If you're ready to implement a comprehensive marketing plan instead of trying to game an algorithm for growth, join us this fall for Beyond the Feed. It will be in-depth, intense ;), and full of valuable resources & perspectives. BTF launches on September 26th and runs through September 30th! Please see the full schedule and curriculum overview in the 2022 Program Manual. And if you're curious to read more about the program's philosophy and hear from students who have benefited, you can check that out here

  • Day 1 12pm-5:45pmEST
  • LECTURE - BUSINESS GOALS - In the first class, we will clarify our business and marketing goals for growth so we ensure all of the strategies we choose build towards achieving our vision.
  • GUEST WORKSHOP - Jaime Miller, OMD Worldwide
  • Day 2 12pm-5:45pmEST
  • LECTURE - VITAL RELATIONSHIPS - This class will help us understand our customers on a deeper level—beyond demographics. We will use the concept of psychographics to identify strategic partners, key network relationships, and opportunities for growth beyond the feed.
  • GUEST WORKSHOP - Harling Ross Anton & Matt Little, Nice Thing Going
  • Day 3 12pm-5:45pmEST
  • LECTURE - CORE COMMUNICATION - Once we understand our customers on a deeper level and know who we need to connect to for growth, we'll discover how to shape our message based on benefits and the role our product or service plays in our customer's life.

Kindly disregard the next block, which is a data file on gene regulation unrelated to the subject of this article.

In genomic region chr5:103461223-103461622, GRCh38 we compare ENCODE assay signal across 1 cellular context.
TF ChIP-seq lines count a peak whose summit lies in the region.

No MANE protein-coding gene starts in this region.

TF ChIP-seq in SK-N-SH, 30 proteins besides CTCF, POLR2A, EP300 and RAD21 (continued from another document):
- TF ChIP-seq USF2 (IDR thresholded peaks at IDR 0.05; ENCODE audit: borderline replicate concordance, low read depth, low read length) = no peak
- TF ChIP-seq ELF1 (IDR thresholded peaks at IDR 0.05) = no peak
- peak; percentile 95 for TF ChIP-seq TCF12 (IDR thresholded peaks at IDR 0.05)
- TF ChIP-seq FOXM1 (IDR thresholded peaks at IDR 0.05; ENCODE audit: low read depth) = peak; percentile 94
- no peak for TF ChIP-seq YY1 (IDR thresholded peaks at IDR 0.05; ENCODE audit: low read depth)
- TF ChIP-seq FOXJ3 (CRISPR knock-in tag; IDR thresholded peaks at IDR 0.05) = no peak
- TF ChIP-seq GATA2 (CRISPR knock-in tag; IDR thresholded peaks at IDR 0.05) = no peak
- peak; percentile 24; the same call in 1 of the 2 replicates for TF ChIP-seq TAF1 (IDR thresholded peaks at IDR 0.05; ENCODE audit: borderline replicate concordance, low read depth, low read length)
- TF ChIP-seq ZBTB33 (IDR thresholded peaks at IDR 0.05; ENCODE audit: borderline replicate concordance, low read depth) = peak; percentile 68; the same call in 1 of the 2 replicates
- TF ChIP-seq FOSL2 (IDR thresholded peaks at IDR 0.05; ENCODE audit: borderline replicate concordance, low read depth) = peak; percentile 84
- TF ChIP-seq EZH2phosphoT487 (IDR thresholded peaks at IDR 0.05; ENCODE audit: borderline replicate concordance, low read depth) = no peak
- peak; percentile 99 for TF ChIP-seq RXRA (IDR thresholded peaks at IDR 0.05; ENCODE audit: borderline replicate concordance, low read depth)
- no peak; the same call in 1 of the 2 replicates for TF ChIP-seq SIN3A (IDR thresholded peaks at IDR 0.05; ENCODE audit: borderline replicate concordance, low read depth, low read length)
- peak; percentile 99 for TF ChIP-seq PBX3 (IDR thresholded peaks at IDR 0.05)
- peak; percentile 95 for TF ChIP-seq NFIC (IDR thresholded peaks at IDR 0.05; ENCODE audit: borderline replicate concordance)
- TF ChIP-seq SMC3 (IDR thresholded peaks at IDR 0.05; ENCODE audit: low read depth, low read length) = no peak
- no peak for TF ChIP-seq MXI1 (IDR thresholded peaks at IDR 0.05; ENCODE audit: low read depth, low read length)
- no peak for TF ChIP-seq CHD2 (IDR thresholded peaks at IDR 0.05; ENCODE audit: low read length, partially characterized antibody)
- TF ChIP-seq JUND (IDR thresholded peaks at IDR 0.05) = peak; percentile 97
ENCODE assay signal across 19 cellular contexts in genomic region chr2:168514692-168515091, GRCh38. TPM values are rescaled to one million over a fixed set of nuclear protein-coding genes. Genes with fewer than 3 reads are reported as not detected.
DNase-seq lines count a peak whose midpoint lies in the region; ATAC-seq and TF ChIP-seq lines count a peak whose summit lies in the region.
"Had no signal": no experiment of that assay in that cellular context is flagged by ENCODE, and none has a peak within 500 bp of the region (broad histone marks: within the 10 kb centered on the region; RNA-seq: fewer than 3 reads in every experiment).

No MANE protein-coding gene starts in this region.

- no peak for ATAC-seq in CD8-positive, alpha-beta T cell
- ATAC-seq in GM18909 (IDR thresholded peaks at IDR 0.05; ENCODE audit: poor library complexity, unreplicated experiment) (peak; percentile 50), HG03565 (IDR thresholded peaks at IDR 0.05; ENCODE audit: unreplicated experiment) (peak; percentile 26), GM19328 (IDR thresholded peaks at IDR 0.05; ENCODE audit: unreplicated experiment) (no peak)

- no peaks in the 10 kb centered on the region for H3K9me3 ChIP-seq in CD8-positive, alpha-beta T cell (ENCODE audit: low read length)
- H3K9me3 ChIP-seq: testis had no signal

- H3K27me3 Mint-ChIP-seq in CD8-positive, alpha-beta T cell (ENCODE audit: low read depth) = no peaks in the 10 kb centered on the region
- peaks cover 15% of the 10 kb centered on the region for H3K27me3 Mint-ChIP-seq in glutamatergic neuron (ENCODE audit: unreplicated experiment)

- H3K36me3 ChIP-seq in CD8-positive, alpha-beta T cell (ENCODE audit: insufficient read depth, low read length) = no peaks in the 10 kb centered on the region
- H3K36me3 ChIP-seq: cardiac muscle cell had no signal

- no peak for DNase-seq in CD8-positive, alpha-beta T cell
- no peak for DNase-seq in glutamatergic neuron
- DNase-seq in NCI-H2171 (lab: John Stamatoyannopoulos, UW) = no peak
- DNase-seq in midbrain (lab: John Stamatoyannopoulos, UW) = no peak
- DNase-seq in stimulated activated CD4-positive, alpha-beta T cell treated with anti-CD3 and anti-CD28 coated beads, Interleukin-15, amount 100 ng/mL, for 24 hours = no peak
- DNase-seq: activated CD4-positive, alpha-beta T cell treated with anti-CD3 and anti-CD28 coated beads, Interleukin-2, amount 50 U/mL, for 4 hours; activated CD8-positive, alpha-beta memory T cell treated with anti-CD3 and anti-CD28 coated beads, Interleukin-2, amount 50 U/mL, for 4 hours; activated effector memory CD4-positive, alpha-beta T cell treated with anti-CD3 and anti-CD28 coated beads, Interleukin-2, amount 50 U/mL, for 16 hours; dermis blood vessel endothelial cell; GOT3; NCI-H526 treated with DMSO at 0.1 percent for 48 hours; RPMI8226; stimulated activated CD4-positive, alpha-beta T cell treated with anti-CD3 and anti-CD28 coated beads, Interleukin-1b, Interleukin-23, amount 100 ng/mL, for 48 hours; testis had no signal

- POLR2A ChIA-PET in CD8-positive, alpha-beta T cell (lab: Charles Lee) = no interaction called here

• GUEST WORKSHOP - Marc Rabinowitz, Squarespace
  • Day 4 12pm-5:45pmEST
  • LECTURE - AMPLIFICATION - Now that we know what we're trying to achieve, who we need to connect with, and how we want to communicate, we'll look at where the best place is to meet our customers that both align with our goals and their psychographics. We'll audit our platforms and look at opportunities beyond the feed—both online and IRL—to build our strategies for growth.
  • GUEST WORKSHOP - Alex Daly & Hailey Murphy, Daly Communications
  • Day 5 12pm-5:45pmEST
  • GUEST WORKSHOP - Isabella Giancarlo, Tart Studio
  • GUEST WORKSHOP - Emma Grace Moon, Affiliate Marketing Consultant
  • CLOSING REMARKS - Wrapping up the week.
  • STORY SHOWCASE - The last day will include an opportunity to share your key takeaways with a small group of your peers.

The Standard fee is $1500. All fees are non-refundable. You may also include team members for an additional. $500.

To register, email me!

For full details including more history, the benefits of the program, what you'll. take away and FAQs, check out the 2022 Program Manual


This November, we'll read Emergent Strategy: Shaping Change, Changing Worlds by Adrienne Marie Brown. This free event will be hosted on Tuesday, November 29th at 7PMEST via Zoom. Please email me to register.